Britain's dwindling Navy fleet means the country will be unable to deal with international threats in future unless urgent action is taken, MPs have warned.

In a report called Restoring The Fleet, published by the defence select committee on Monday (21 November), MPs raised concerns it would be "completely unacceptable" if the fleet dropped below its present 19 frigates.

Committee chairman Julian Lewis said the fleet is already below the critical number needed and sounded the alarm as one frigate per year will leave service between 2023 and 2035.

"What remains of our surface fleet now faces a prolonged period of uncertainty, as the frigate class is replaced in its entirety and all our destroyers undergo urgent, major remedial work on their unreliable engines," The Times reported.

The committee urged for plans to be put in place to replace 13 ageing Type 23 frigates with new models.

Earlier in November, Defence Secretary Michael Fallon announced the Government would commit to building eight new Type 26 global combat ships but has not committed to five general purpose frigates and there has been no finalised contract between the Ministry of Defence (MoD) and BAE.

The report also said that the MoD had made "extraordinary mistakes" in the design of six Type 45 destroyers, which cost £1bn each.

The report criticised the MoD and BAE Systems, accusing the department and contractors of a "serious failing" for under-testing the system, which is unable to operate continuously in warm waters.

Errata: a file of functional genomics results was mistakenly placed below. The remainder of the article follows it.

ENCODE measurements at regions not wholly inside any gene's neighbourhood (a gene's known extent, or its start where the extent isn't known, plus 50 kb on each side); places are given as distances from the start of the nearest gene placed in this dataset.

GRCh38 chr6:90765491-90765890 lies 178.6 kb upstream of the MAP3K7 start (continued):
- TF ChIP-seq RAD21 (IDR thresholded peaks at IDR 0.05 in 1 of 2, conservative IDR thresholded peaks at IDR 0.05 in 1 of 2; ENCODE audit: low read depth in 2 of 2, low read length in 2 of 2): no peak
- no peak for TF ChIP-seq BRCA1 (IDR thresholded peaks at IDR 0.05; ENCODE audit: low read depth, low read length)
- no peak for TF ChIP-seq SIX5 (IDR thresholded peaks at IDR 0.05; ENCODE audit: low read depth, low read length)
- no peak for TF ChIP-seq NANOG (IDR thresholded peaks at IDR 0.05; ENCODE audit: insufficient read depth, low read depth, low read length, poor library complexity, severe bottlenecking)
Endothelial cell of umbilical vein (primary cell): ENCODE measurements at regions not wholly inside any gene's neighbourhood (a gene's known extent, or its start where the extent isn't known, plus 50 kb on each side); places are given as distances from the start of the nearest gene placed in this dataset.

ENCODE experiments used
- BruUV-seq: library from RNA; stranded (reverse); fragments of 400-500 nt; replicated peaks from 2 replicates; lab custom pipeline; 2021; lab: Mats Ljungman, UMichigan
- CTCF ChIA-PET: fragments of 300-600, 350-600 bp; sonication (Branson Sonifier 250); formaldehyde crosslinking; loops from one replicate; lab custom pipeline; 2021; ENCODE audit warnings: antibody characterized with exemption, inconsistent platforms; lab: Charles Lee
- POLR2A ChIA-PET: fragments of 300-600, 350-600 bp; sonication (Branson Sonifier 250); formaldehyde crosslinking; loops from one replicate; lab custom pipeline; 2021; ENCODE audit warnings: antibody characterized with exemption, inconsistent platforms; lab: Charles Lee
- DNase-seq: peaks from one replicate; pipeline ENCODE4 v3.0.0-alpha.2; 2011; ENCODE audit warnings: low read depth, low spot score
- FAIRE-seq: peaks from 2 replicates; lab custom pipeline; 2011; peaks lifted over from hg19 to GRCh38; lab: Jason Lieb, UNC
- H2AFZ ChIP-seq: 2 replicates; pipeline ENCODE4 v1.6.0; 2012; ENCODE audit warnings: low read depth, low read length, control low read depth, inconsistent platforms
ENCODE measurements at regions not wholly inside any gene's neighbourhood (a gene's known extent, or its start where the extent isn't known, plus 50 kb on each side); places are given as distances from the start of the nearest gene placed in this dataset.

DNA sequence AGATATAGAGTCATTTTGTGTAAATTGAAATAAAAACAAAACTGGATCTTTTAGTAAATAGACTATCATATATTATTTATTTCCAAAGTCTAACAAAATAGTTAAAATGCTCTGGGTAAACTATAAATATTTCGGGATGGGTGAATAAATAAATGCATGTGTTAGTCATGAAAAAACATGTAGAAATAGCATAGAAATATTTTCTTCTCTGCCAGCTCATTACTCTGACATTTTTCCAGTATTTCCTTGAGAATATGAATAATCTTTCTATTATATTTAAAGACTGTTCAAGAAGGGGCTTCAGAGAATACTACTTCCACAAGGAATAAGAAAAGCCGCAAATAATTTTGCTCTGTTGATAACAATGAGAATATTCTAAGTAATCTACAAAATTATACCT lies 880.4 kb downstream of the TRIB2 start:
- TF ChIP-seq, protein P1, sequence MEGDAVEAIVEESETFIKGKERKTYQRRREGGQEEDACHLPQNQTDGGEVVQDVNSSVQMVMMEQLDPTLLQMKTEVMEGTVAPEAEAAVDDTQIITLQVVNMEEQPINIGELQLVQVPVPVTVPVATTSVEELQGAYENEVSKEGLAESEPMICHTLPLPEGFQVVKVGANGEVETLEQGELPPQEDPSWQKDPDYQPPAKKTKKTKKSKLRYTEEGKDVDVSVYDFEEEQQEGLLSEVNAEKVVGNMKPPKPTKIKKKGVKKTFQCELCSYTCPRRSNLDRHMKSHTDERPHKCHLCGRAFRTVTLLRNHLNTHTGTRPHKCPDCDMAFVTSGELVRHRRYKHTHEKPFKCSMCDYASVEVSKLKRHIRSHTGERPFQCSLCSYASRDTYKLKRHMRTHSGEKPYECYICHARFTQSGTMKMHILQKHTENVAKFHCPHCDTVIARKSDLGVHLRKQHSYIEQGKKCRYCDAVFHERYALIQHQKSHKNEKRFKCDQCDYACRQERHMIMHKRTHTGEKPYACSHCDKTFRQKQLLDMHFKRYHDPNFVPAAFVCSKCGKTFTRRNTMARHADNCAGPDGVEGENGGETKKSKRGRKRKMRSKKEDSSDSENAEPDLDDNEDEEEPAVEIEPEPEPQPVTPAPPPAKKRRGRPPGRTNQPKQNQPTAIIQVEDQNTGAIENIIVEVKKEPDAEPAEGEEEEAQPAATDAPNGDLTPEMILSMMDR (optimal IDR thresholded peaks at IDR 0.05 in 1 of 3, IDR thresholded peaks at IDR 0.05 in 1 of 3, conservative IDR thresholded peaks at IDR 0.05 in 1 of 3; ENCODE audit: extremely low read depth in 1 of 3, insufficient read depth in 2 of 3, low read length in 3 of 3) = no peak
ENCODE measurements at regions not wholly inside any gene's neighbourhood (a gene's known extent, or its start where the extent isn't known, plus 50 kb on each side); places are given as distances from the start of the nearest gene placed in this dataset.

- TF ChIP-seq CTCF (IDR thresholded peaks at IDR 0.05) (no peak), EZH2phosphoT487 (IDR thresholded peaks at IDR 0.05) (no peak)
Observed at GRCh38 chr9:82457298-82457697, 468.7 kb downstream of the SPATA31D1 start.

"It is astonishing that the specification for the Type 45 did not include the requirement for the ships to operate at full capacity — and for sustained periods — in hot regions such as the Gulf," the committee said.

"The UK's enduring presence in the Gulf should have made it a key requirement for the engines. The fact that it was not was an inexcusable failing and one which must not be repeated."

An MoD spokesperson said: "We are investing in a growing Royal Navy by building two aircraft carriers, the new Type 26 global combat ship, dreadnought and astute class submarines, and offshore patrols vessels.

"We are also developing new class of lighter general purpose frigate so that by the 2030s we can grow the size of the fleet.

"This major programme of investment will ensure that the Royal Navy remains one of the world's most modern and powerful navies with a genuine global reach," Sky News reported.